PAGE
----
Buckethead

Saturday · Bogart's

It almost sounds like the set-up to a bad shaggy dog story: So there's this guitarist who wears a plastic mask to obscure his identity, but he also sports a Kentucky Fried Chicken bucket for a hat (maybe he's making a statement about the fast food nation or maybe he's just too cheap to buy a real hat) and this is how he presents himself to an audience that turns out to hear him play a shredding hybrid of Avant Jazz experimentalism, Prog Rock and blistering Hard Rock. Until recently, playing his own material is just something he does in his off hours. A good deal of his time was spent trying to motivate Axl Rose to actually do something more than theorize about the existence of the new Guns 'N Roses album and actually playing live dates as GNR's guitarist ... until he officially left the group a few months ago. One listen to his astonishing solo guitar work will have you wondering out loud why he wasted a single moment waiting for Axl Rose to come to what's left of his senses when he can work the frets with the fury of Steve Vai, the subtlety of Al DiMeola, the howling Funk passion of Eddie Hazel and the abandon of Eddie Van Halen. In addition to the San Francisco native's work with Bill Laswell in Praxis and recordings with the likes of Bootsy Collins, Jonas Hellborg and Cincinnati's Freekbass, Buckethead has contributed score work to a number of films and dabbled in Electronica and Hip Hop. Buckethead is a fearless player of enormous range and broad stylistic variation, a student of guitar's rich past and an innovator toward its experimental future. (BB)

Cowboy Junkies

Saturday · 20th Century Theater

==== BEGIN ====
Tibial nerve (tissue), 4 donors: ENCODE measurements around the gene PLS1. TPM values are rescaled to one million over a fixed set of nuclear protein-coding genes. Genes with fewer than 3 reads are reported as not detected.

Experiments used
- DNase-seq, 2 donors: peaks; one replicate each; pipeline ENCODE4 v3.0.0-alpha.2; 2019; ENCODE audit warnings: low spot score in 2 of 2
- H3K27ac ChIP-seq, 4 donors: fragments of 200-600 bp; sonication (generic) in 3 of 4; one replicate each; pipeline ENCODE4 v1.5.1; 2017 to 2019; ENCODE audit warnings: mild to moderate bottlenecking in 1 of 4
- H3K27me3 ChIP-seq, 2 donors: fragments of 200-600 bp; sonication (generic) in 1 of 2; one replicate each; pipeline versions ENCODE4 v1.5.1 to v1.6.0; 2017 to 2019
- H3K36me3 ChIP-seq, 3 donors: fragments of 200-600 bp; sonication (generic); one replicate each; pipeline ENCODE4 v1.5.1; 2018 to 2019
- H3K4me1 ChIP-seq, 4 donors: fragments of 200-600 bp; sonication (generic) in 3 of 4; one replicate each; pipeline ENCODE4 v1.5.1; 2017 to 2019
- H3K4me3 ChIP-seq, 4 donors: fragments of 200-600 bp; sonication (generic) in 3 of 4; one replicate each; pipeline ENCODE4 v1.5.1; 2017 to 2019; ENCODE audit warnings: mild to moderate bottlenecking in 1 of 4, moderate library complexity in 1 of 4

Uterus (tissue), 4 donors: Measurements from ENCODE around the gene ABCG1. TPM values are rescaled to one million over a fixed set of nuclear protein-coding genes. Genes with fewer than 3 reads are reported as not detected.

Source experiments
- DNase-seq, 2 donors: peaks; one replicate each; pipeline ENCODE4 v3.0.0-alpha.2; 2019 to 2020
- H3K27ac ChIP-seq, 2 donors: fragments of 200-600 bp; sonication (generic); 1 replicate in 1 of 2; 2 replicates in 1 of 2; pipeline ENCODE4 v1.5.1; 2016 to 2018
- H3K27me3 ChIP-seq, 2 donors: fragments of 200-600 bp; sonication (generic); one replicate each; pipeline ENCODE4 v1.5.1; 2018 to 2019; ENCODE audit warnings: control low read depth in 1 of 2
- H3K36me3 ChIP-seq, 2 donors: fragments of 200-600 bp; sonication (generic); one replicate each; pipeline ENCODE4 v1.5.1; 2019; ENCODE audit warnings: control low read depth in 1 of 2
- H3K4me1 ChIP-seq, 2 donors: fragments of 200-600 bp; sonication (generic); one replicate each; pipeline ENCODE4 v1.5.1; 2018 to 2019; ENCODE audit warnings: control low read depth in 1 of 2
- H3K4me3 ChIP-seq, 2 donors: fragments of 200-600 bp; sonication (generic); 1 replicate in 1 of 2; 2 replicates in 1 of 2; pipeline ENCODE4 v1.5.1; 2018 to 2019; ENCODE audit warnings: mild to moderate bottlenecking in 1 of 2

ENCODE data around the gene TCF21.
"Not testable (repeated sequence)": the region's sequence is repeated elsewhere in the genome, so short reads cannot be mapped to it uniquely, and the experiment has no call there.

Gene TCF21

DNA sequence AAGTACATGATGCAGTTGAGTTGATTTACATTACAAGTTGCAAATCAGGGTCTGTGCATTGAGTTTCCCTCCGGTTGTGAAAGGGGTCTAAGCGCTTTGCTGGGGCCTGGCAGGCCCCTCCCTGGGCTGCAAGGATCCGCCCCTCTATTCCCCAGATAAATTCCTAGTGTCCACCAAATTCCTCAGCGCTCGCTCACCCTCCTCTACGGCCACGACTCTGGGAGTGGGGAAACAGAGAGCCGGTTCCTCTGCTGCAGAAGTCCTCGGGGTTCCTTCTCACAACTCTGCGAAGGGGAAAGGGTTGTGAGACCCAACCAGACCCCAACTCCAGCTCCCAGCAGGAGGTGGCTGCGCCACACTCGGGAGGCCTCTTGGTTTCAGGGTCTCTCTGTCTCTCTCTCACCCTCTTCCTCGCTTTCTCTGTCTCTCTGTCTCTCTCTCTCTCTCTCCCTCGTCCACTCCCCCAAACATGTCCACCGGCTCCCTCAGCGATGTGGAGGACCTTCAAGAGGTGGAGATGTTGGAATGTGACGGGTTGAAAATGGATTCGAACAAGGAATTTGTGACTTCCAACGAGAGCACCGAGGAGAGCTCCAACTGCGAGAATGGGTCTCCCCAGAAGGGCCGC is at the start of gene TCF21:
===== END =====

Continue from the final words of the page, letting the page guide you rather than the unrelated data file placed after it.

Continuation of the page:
It's been a decade and a half since American audiences were first captivated by the hushed narcosonic Folk/Rock of Canada's Cowboy Junkies. Launched in Toronto in the early '80s by the Timmins siblings (brothers Michael on guitar and Peter on drums, sister Margo on lead vocals) and their friend, bassist Alan Anton, the Junkies self-released their debut album, Whites Off Earth Now!, in 1986. Although the album was almost exclusively comprised of covers, the resultant buzz surrounding the band's languid, Velvet Underground-flecked Country/Blues sound and Margo Timmins' sultry, sanguine vocals attracted the labels; the Junkies were signed to RCA within a year. In 1988, the Junkies recorded a set of covers and originals in one 14-hour session using a single microphone in Toronto's Holy Trinity Church. The recording was released as The Trinity Sessions, the Junkies' incredibly well-received sophomore album, and the band's choice of covers clearly pointed to their diverse influences, from VU's "Sweet Jane" to an eerie reading of Hank Williams' "I'm So Lonesome I Could Cry." The underground success of the album resulted in widespread American touring and led the band to rely more on Michael Timmins' original material. After a pair of albums for Geffen, the band revivee their own Latent imprint. The Junkies have since released three albums on their own and they continue to astonish their fans with a sound that often veers from a reverent quiet to a defiant squall but delivers equal intensity between the two extremes. (BB)